The Origins of Dudley Castle
16th century historians once claimed there was a castle on the site in as early as 700 AD, but modern scholars agree the first Dudley Castle was built in the 11th century, shortly after William I's conquest of England in 1066.
This was a wooden motte and bailey (hill and moat) structure built by Ansculf de Picquigny in 1070. According to the Domesday Book it remained in Ansculf's family in 1086.
It later became the property of the Paganel family who demolished and replaced it with a stone castle in the early 11th century. Today only the motte and bailey remain of the original castle.
Dudley Castle II
The Paganel castle saw combat in 1138 when it withstood a siege from King Stephen's forces. Stephen was at the time two years into a contentious reign that had begun with an election following the death of Henry I. Full-blown civil war was soon to follow.
The castle survived this but was later captured and demolished in 1173 after a failed uprising against Henry II, Stephen's successor. It was supposedly one of at least 21 castles destroyed for this reason.
The Beginnings of Today's Dudley Castle
In 1262 the de Somery family began building another castle on the land. This was not completed until the early 1300s but has endured the centuries since. Many of today's Dudley Castle's most prominent features date from this rebuild, including its keep and main gatehouse. On top of this, the surviving great chamber and chapel were built later that same century.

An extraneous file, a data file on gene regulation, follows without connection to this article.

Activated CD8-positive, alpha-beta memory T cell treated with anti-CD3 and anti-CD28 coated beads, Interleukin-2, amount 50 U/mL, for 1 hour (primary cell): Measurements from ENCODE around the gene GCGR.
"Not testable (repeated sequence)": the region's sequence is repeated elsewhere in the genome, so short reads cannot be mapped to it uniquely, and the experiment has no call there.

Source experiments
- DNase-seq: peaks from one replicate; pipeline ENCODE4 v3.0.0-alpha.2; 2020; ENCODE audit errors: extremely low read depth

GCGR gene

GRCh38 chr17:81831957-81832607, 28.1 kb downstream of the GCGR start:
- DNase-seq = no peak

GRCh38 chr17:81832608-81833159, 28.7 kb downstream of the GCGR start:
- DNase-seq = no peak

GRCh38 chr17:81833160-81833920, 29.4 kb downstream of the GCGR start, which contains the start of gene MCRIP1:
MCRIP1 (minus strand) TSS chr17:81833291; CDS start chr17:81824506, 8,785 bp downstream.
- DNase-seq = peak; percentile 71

Across the years that followed, the castle passed between various hands, its owners falling into and out of favour with whoever happened to be sitting on the throne at the time.
It was further expanded from 1540 onwards, some of the country's first and earliest surviving Italian Renaissance-style buildings being put up within its walls.
In 1575 it was visited by Elizabeth I who was considering it as a potential prison for her cousin, Mary Queen of Scots.
Dudley Castle is Ruined
During the English Civil War of 1642-52 the castle was garrisoned with Royalist forces. It was then besieged by the enemy Parliamentarians in 1644 and finally forced to surrender in 1646. The Parliamentarians partly demolished the castle to prevent it being used for military purposes again. The damage they inflicted on its gatehouse and keep can still be seen today.
The castle remained habitable and in 1700 a stable block was added by its owners. This is the last building to have been added to the site.
In 1750 the castle was damaged by fire and from then on it fell gradually out of use.
The Romantic Revival of Dudley Castle
In the 19th century the castle found a new purpose as something of a Victorian theme park. Its battlements and one of its towers were repaired and two cannons used in the Crimean War were installed. It became a place of fetes and pageants, a romantic ruin for the country's elites to enjoy.
Visiting Dudley Castle
The castle was incorporated into the newly founded Dudley Zoo in 1937. It was then converted into zoological gardens with a visitor centre, cafe, toilets and on-site parking.
The castle and zoo open 10am-5.30pm daily. Tickets cost £20.50 for adults and £14.50 for children. This rises to £21.50/£15.50 on public and bank holiday, but a concessionary rate is available for those who do not wish to donate.
The castle is about a 40 minute drive out of Birmingham city centre and can also be reached in roughly 45 minutes via public transport. To do so, take the train from Birmingham New Street to Shrewsbury (about 6 minutes) then take the 87 bus to Dudley (about 30 minutes). From here it is a 5 minute walk to the castle.
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